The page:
Snoring and sleep apnea affect your life, as well as your partner’s. You can help in the treatment of the problem. Be supportive. Encourage your partner both to get treatment and to make the adjustments needed to follow through.
Your partner’s treatment may involve making changes to certain life habits. You can help your partner make and stick with these changes. For example:
Support and even join your partner’s exercise program.
Be supportive if your partner gets CPAP (continuous positive airway pressure). He or she may feel self-conscious at first. Remind your partner to expect adjustments to CPAP before it feels just right.
Consider joining a snoring and sleep apnea support group.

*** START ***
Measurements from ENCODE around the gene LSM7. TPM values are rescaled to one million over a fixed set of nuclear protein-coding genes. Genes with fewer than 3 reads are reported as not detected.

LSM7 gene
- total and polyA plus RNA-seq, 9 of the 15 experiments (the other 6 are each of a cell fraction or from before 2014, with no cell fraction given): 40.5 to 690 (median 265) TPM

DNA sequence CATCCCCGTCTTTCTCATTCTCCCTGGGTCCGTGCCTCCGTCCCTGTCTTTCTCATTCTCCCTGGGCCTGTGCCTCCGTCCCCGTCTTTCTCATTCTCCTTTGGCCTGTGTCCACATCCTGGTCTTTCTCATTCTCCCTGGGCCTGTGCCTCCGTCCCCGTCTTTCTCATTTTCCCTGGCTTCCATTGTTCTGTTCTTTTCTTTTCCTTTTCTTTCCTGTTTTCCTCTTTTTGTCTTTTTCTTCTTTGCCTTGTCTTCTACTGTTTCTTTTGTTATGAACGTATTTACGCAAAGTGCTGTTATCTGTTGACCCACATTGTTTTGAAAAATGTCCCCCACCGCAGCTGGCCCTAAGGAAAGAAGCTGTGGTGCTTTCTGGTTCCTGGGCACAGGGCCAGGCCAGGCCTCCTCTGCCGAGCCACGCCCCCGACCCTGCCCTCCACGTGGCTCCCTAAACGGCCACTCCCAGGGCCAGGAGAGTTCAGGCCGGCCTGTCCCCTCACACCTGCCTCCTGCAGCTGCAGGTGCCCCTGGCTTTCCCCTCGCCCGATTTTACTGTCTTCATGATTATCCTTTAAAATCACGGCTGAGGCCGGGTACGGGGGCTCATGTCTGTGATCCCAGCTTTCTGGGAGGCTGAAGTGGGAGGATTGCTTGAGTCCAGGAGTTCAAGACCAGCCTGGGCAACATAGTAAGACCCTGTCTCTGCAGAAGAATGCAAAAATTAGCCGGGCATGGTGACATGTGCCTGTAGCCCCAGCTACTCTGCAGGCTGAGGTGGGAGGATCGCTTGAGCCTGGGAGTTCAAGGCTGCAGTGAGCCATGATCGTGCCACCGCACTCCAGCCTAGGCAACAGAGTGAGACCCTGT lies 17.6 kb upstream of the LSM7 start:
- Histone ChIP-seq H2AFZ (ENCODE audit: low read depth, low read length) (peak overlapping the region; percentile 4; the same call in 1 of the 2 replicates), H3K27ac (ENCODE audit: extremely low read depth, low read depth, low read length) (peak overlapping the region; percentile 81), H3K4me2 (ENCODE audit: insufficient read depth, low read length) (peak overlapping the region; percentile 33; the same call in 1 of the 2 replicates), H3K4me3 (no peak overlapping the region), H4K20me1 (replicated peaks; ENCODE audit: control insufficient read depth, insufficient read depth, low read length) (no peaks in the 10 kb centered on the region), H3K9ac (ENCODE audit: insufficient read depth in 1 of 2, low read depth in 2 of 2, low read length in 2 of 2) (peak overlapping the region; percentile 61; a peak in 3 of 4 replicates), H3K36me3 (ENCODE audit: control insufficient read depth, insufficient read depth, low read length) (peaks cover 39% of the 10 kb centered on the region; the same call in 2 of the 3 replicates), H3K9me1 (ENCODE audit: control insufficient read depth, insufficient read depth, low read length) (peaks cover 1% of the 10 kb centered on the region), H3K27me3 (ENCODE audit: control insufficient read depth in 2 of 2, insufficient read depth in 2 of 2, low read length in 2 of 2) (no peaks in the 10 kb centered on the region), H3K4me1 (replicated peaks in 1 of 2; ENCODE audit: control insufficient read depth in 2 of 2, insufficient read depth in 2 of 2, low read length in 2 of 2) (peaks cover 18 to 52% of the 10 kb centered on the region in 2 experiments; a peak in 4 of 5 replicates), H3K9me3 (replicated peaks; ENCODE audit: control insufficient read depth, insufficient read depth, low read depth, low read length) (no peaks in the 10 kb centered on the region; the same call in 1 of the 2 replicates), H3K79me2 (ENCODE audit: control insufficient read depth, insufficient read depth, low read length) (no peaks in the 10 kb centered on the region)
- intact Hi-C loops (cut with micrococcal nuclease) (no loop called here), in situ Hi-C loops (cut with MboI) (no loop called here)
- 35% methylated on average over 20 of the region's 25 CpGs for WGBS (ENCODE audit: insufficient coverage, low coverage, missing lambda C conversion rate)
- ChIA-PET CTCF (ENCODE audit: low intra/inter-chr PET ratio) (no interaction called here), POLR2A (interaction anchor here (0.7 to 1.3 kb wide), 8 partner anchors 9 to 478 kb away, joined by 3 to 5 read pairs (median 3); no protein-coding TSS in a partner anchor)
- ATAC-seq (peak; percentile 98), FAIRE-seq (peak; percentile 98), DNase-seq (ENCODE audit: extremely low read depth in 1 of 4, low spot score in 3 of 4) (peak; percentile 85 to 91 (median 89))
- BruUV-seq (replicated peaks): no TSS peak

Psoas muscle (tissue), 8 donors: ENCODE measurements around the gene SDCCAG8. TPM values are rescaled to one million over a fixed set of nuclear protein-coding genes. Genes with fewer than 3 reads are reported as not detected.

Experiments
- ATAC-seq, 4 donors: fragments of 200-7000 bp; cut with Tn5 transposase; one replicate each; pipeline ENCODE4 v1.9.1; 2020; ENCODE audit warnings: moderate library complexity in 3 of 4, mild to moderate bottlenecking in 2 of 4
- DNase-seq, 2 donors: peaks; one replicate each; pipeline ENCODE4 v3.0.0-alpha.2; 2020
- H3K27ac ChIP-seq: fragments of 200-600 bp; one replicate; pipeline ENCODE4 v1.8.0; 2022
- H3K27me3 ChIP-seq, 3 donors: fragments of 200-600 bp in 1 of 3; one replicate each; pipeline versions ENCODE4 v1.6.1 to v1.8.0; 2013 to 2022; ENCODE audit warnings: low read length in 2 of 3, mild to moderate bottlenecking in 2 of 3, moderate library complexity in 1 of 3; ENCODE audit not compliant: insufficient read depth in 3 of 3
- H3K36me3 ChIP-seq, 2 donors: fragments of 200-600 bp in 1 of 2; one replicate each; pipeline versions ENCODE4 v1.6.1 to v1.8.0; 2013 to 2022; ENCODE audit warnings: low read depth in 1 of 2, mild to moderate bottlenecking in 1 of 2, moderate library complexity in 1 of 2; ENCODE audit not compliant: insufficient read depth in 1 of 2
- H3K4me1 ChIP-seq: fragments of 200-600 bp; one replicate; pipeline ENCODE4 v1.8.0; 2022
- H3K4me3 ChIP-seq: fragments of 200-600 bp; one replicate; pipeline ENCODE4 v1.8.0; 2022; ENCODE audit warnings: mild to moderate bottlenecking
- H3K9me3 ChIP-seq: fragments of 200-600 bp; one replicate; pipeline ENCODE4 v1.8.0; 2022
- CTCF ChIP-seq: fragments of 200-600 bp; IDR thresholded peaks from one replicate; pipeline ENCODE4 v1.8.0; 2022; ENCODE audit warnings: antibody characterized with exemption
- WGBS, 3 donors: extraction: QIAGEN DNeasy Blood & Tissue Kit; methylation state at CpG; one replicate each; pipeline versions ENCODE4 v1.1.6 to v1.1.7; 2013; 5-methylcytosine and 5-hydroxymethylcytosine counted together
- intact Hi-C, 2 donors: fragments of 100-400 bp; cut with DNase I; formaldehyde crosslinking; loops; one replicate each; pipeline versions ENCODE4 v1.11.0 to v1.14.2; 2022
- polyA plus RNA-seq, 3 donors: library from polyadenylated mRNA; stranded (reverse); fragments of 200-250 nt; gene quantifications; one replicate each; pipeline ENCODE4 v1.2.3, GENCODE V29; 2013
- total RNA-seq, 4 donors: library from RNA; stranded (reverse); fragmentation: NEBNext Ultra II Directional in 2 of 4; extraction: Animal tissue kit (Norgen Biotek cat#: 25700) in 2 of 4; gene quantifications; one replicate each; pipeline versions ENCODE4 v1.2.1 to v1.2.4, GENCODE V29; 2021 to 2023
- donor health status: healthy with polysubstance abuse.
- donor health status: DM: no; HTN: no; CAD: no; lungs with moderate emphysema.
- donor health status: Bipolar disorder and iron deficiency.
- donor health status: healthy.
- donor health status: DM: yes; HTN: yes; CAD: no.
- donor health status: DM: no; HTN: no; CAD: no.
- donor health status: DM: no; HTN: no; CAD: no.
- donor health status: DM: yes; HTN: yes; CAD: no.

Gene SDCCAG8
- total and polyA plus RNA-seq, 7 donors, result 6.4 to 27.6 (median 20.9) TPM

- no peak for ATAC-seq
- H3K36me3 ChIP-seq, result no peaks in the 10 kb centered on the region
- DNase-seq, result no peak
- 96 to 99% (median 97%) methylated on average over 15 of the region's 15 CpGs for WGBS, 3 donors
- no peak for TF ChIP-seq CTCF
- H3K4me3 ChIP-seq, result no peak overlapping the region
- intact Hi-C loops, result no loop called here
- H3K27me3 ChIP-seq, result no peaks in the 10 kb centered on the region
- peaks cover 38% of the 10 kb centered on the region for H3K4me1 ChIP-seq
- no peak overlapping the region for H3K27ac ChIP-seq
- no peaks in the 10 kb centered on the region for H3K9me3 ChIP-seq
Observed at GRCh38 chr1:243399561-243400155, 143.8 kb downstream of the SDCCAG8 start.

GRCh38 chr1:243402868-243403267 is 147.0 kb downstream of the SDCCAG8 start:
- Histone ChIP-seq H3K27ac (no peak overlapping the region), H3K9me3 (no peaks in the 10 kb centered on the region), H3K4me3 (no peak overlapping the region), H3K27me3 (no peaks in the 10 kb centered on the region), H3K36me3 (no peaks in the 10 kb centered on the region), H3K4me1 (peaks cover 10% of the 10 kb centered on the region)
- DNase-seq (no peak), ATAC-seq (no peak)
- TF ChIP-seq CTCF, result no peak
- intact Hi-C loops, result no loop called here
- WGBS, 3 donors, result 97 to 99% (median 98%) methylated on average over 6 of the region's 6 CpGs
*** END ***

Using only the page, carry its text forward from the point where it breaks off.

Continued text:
You can give the healthcare provider the best account of your partner’s nighttime breathing and snoring patterns. Try to go along to healthcare provider’s appointments. If you can’t go, write notes for your partner to give to the healthcare provider. Describe your partner’s snoring and sleep breathing patterns in detail.
Until treatment takes care of your partner’s snoring:
Try to go to bed first. It may help if you’re already asleep when your partner starts to snore.
Wear earplugs to bed. A fan or other source of background noise may also help drown out snoring.